Day 30 Scleroderma Awareness Month – The Healthcare Dream Team

Day 30 Scleroderma Awareness Month – The Healthcare Dream Team

Day 30 Scleroderma Awareness month

Scleroderma is a systemic disease that can affect the entire body — the treatment of which requires a multidisciplinary approach in medical care, best provided by an expert specialist centre.

As has been emphasized in most of my daily awareness posts, an early diagnosis is crucial for best patient care in the hope to prevent potential life threatening, irreversible damage.

In 1997, I was given a 15-month prognosis by my original diagnosing Doctor. The following year, in December 1998, I went for a second opinion to The Royal Free Hospital where I met and then subsequently, became Prof. Dame Black’s patient and then Prof. Christopher Denton’s patient.

A multidisciplinary medical team will be required to suit the individual patient’s need. I have included on the image (above), the medical professional roles that are involved in my ongoing care.

I am eternally grateful for the care and medical expertise of the super human beings who are Prof. Black and Prof. Denton, for keeping me alive with only minimal internal organ involvement. Although I am no longer able to work in my 60-hour a week role as a barrister and my lifestyle has been forced to change, I feel extremely blessed that I am able to combine my professional qualifications and skills with my 19-year patient experience to further the scleroderma and rare disease cause.

Living with a chronic, currently incurable disease brings along huge challenges, in addition to managing the physical symptoms. A clinical psychologist can be extremely helpful with addressing the life changes caused by scleroderma.

For me, the next best thing to there not being a cure, is having the comfort in the knowledge, that I have the best medical care team around me, contributing to my return to wellbeing.

My tonic to keep going is most definitely influenced by the dedication and commitment which I see Prof. Denton show to his patients and the scleroderma global community as a whole.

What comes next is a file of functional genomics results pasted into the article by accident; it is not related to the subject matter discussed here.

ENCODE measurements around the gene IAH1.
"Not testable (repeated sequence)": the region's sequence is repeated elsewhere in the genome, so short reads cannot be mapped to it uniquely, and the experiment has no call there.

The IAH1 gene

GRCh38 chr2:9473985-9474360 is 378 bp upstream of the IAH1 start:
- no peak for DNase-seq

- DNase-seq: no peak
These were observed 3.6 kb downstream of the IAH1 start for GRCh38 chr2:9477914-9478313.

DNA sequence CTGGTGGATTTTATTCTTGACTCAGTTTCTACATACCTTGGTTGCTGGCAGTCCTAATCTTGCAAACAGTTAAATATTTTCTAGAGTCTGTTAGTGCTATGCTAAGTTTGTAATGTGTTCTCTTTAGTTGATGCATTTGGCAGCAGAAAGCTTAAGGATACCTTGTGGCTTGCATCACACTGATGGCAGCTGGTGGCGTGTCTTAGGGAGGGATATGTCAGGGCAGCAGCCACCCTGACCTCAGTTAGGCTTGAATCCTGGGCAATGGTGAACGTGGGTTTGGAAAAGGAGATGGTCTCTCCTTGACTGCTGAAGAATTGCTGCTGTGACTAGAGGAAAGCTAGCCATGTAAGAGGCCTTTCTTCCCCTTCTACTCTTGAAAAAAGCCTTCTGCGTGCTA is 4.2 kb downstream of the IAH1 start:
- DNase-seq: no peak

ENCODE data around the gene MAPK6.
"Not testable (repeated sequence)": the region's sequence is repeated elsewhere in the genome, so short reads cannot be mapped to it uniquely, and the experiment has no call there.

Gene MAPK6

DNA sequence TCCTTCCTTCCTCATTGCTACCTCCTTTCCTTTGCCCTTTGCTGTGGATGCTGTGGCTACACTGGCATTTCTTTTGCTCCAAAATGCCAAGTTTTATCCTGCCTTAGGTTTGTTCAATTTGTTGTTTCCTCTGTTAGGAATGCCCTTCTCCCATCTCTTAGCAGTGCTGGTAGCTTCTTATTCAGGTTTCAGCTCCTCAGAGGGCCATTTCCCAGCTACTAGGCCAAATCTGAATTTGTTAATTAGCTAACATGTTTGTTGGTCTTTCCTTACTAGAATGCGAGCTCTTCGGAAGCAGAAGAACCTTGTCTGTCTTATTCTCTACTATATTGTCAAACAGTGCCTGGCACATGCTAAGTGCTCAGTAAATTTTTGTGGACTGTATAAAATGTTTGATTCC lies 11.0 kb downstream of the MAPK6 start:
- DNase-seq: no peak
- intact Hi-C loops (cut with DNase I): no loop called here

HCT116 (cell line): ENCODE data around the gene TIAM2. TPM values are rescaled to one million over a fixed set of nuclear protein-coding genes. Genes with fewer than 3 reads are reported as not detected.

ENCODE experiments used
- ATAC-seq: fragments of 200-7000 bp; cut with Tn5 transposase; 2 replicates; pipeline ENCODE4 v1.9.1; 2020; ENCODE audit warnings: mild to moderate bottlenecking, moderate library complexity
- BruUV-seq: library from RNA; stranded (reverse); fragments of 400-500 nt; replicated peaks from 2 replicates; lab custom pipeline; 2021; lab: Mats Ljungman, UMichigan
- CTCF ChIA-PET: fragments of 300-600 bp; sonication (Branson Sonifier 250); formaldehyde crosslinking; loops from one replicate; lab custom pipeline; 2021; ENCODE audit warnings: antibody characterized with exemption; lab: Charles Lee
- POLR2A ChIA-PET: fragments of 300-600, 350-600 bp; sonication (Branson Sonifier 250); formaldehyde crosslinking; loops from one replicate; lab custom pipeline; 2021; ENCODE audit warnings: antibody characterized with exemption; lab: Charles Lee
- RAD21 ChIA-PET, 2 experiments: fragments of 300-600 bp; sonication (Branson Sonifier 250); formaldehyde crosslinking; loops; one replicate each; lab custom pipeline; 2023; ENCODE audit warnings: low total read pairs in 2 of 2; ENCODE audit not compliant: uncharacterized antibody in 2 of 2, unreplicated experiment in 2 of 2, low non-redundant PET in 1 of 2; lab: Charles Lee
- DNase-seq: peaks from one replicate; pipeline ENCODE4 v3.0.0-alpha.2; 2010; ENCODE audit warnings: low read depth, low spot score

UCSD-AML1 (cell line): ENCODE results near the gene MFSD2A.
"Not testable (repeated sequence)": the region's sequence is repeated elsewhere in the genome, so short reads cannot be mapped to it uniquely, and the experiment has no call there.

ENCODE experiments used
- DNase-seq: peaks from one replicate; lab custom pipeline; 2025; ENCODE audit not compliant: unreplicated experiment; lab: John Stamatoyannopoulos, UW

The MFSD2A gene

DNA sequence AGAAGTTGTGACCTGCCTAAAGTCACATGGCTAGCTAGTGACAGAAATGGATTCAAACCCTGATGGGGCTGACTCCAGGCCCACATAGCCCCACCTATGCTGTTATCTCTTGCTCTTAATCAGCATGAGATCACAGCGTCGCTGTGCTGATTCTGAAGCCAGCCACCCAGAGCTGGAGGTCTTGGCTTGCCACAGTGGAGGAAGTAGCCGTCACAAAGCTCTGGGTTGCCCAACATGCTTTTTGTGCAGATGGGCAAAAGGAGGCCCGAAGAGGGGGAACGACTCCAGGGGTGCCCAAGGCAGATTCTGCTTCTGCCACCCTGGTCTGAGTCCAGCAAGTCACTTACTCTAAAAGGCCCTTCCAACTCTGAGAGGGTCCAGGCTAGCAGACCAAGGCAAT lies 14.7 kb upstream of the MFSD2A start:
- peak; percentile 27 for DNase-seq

Therefore, as a gesture of gratitude to Prof. Denton and the scleroderma unit at The Royal Free hospital, I started a Just Giving page, which I am delighted to report has so far raised £627.76 to go directly to Prof. Denton’s research fund.

As I highlighted in yesterday’s post for World Scleroderma Day, never has been there a more exciting, promising time for scleroderma patients than now. The global medical community are working together with their research trials, and pharmaceutical companies are recognizing some of the unmet needs of the scleroderma patient, with more chemical compounds being granted orphan drug status than ever before.

I very much hope that you have enjoyed this month’s Scleroderma Awareness Month posts. I would like to thank all of the global patients who commented and expressed their support in sharing awareness. United together, we will crack the scleroderma code.

Note: Scleroderma is strictly a news and information website about the disease. It does not provide medical advice, diagnosis, or treatment. This content is not intended to be a substitute for professional medical advice, diagnosis, or treatment. Always seek the advice of your physician or other qualified health provider with any questions you may have regarding a medical condition. Never disregard professional medical advice or delay in seeking it because of something you have read on this website. The opinions expressed in this blog article are not those of Scleroderma News and are only intended to spark discussion about issues pertaining to the disease.